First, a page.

Bad News For Coastal Real Estate: The Oceans Hit Another Heat Record

Researchers released a report this week that concluded that the ocean temperature hit a new record last year. This is a problem for all of us. The world’s oceans store 90 percent of the heat generated from global warming.

The 2019 record isn’t a one-off either. It’s part of a disturbing trend. The researchers reported that the oceans were the warmest ever over the last 10 years.

Hotter oceans contribute to the warming of the atmosphere and land on a global scale. As a result, we will continue to see more extreme weather, including wildfires, droughts and stronger tropical storms and hurricanes. Sea life is also being harmed.

Hotter oceans are also intensifying and accelerating the two major drivers of sea level rise flooding. Land-based ice sheets will continue to melt faster, sending more runoff into the oceans. And the oceans themselves will continue to expand as they heat up.

Scientists have been calling for anywhere from three-to-six feet of sea level rise by 2100. A foot or two of that total could be on our doorsteps by 2050.

Coastal communities are already struggling to protect lives and real estate with the foot or so of sea level rise that has accumulated since 1900. Many already need hundreds of millions or even billions of dollars to defend roads and other critical infrastructure. With funding in short supply, many communities are putting off these critical projects, which puts lives and property at risk.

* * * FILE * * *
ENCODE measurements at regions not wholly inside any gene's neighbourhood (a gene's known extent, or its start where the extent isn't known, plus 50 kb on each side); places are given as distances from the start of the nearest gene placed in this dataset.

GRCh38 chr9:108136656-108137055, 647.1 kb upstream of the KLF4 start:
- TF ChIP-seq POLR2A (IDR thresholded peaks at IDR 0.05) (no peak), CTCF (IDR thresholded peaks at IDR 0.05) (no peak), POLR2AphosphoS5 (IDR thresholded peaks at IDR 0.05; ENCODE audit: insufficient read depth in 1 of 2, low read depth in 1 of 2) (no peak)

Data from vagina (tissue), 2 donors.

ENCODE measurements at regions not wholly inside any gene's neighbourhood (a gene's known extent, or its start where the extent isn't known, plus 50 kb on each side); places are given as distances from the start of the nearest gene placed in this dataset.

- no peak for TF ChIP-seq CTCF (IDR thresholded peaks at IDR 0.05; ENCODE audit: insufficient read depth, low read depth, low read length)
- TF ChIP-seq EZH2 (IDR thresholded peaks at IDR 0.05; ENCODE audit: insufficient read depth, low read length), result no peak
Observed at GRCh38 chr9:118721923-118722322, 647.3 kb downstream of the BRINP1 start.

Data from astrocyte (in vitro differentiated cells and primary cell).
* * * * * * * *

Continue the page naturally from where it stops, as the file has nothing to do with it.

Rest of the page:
When you combine the ocean heating analysis, published in the journal Advances In Atmospheric Sciences, with reports that have found accelerating atmospheric temperatures — 2019 was the second hottest on record for the globe — it’s clear that buyers, sellers, owners, and real estate agents need to start taking sea level rise flooding seriously when they’re dealing with coastal real estate.

Sea Level Rise Reality: No Roads, No Real Estate

Communities from Hawaii to the Florida Keys are already confronting a harsh reality of sea level rise flooding. When flood waters inundate or undermine roads, they have a choice: spend millions or even billions of dollars to save the roads, or abandon them and the real estate that relies on them.

According to a recent report by Mahealani Richardson for HawaiiNewsNow, sea level rise-driven erosion recently caused 1,500 feet of highway to collapse in Haaula, a town on O’ahu. The state is spending $600,000 on emergency repairs, but a permanent solution to save the coastal highway from rising seas could cost up to $1.5 billion for a dozen miles.

Ed Sniffen, a highways administrator, told NewsNow, “It’s a huge but complex situation that we have to consider. Not only are we affecting who can drive through that area in the future, but access to that area in the future.”